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Jose Canseco is best known for his record-breaking Major League Baseball career.
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Cuban-born Jose Canseco immigrated with his family to the United States as a child in 1965. He made his name as one of Major League Baseball's star hitters with the Oakland Athletics in the mid- to late 1980s. After retiring from baseball in 2001, Canseco re-entered the spotlight with a tell-all book revealing his longtime steroid use, and that of other star baseball players.
"I wanted to be the best baseball player in the world. That was my goal, my only goal, really, and I never let things stand in the way of my goals. So in that sense, no, I'm not ashamed of it. I cared so much about winning, and about making the game more exciting for the fans, that I did what I had to do."
Famed baseball player Jose Canseco was born on July 2, 1964, in Havana, Cuba. He and his twin brother Ozzie, also a baseball player, were the only children of Jose Sr. and Barbara Canseco. Canseco's father had been a successful a territory manager for Esso Standard Oil and a part-time English teacher during Cuba's Batista years, but he fell upon hard times when Fidel Castro's communist government came to power in 1959. Canseco Sr. soon lost his job and his home; in 1965, when the Castro government offered to airlift citizens who opposed the regime to Miami, Florida, the Canseco family jumped at the opportunity. Barely one year old at the time, Canseco and his family boarded a small propeller plane to begin a new life in the United States. "We had nothing," Canseco's father recalled.
Capitalizing on his English skills and previous experience as a manager for an oil company, Canseco's driven father soon landed jobs as a territory manager for Amoco Oil and a part-time security guard, allowing him to provide a comfortable American life for his family. Canseco Sr. was also an avid baseball fan, and he soon set out to teach his sons to play the game he loved. However, much to his father's chagrin, as a boy Canseco was an average baseball player. "You're going to grow up and work at Burger King or McDonald's," the slugger later recalled his father screaming at him when he failed to excel on the baseball diamond. "You'll never add up to anything."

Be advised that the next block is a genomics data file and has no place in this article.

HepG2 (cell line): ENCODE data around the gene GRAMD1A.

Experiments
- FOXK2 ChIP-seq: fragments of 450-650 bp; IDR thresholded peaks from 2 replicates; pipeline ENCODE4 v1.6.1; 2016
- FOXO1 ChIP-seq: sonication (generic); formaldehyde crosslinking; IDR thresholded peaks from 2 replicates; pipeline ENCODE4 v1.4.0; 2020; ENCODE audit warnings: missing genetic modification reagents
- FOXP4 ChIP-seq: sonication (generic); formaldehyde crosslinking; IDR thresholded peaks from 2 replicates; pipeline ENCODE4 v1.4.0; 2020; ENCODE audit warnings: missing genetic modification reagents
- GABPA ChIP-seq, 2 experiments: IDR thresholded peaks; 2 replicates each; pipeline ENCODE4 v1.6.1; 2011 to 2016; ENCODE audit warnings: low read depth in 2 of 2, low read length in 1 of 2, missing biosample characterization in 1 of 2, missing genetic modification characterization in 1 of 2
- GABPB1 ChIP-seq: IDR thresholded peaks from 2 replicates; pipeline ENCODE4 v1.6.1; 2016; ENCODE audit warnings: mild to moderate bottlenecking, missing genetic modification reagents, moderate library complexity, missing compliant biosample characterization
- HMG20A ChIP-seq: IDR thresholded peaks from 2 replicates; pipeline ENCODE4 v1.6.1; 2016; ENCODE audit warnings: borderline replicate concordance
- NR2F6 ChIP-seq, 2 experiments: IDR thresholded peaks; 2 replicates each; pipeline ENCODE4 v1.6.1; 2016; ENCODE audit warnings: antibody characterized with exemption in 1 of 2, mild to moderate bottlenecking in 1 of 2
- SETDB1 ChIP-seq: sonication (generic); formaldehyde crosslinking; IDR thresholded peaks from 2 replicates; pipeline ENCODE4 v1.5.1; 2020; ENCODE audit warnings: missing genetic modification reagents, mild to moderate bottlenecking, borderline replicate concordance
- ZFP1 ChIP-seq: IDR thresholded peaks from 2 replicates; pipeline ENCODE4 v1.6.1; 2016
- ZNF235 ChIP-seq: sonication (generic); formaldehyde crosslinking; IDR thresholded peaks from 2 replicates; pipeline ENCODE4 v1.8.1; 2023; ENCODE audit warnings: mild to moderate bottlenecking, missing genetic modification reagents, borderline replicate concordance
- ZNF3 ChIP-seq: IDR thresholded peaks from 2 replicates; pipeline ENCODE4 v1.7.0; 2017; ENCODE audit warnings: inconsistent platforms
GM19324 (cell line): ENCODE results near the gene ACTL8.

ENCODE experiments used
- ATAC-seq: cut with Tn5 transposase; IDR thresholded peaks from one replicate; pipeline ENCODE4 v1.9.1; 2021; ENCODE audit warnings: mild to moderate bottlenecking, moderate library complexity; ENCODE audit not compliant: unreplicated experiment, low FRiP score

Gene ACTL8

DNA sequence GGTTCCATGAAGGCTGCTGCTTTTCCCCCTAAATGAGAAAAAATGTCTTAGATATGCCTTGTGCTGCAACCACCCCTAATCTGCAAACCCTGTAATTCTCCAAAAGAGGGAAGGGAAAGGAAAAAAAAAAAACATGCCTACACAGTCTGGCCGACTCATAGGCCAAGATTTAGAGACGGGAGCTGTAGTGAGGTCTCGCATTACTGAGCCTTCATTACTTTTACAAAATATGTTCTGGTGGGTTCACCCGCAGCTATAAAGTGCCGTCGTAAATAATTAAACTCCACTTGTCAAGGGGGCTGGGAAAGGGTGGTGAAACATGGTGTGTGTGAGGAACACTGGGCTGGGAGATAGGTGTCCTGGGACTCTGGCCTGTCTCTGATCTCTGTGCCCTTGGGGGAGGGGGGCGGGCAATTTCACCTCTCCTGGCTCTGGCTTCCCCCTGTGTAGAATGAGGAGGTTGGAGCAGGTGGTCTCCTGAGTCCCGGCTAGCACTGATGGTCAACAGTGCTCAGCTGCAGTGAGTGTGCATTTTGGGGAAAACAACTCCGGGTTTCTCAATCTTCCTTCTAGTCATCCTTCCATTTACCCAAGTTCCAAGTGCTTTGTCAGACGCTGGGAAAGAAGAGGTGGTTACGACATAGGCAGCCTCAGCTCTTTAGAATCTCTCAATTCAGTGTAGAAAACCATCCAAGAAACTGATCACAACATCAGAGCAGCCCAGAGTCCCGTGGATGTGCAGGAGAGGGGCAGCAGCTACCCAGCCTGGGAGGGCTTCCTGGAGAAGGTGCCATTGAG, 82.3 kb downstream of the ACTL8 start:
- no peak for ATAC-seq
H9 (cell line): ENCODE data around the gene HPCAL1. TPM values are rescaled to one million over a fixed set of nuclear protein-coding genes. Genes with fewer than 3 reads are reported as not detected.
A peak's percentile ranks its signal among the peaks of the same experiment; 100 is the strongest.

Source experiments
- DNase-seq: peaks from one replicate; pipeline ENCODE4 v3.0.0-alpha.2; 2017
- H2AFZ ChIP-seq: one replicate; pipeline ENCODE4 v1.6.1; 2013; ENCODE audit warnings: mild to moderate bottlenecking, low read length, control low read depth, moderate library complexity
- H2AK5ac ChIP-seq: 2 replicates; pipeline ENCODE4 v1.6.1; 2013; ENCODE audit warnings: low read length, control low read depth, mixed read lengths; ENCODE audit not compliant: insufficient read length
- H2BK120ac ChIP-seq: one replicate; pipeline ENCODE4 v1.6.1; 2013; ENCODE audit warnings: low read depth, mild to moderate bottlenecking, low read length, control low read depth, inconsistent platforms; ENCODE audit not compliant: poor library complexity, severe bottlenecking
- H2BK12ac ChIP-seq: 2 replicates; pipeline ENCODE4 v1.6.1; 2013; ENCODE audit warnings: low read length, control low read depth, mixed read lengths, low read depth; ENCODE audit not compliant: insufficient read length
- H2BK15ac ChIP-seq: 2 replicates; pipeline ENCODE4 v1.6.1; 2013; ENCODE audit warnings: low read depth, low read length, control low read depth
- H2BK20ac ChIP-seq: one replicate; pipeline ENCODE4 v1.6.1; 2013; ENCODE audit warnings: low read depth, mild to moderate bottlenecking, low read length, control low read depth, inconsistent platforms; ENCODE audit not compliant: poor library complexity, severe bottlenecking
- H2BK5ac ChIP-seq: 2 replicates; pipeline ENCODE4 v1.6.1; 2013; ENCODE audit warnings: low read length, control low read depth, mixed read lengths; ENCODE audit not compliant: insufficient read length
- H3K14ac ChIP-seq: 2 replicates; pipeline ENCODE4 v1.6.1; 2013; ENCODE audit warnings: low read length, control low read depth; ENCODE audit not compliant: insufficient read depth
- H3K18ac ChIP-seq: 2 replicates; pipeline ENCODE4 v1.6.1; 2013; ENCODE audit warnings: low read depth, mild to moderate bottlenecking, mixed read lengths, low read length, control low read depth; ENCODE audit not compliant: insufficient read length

Canseco attended Coral Park High School in Miami, where he continued to struggle with baseball. Although he occasionally showed flashes of a remarkable natural talent at the plate, Canseco was painfully inconsistent, failing to make the varsity squad through the first three of his four years in high school. After being named the MVP of the junior varsity team during his junior year, Canseco finally made the Coral Park varsity squad as a senior. Finally he enjoyed a true breakout season, displaying fearsome power at the plate, and was again named team MVP.
In 1982, after graduating from high school, Canseco was drafted by the Oakland Athletics in the 15th round of baseball's amateur draft. The A's sent him to play for their Premier League team in Idaho Falls, Idaho, where Canseco earned $600 a month on his first minor-league contract. "Seven or eight of us all lived together in a place that was almost condemned; it was such a dump," Canseco later remembered. "It had no heater, no nothing, and if you wanted to use the bathroom, you would have to wait until you went to the ballpark."
While he was struggling adjusting to life in the minors, Canseco's body began to undergo a remarkable change.
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For some athletes, the risk of losing—or even being less than the best—is worse than the many consequences of doping in professional sports, and for decades, performance-enhancing drug controversies have made headlines around the world. Other athletes have garnered media attention, criminal charges and sporting suspensions for their recreational drug use. Biography.com examines some of the world's greatest athletes to ever fall from fame, whose names have been tarnished by drugs scandals, including Barry Bonds, Jose Canseco, Marion Jones, Andre Agassi, Floyd Landis and Lance Armstrong.
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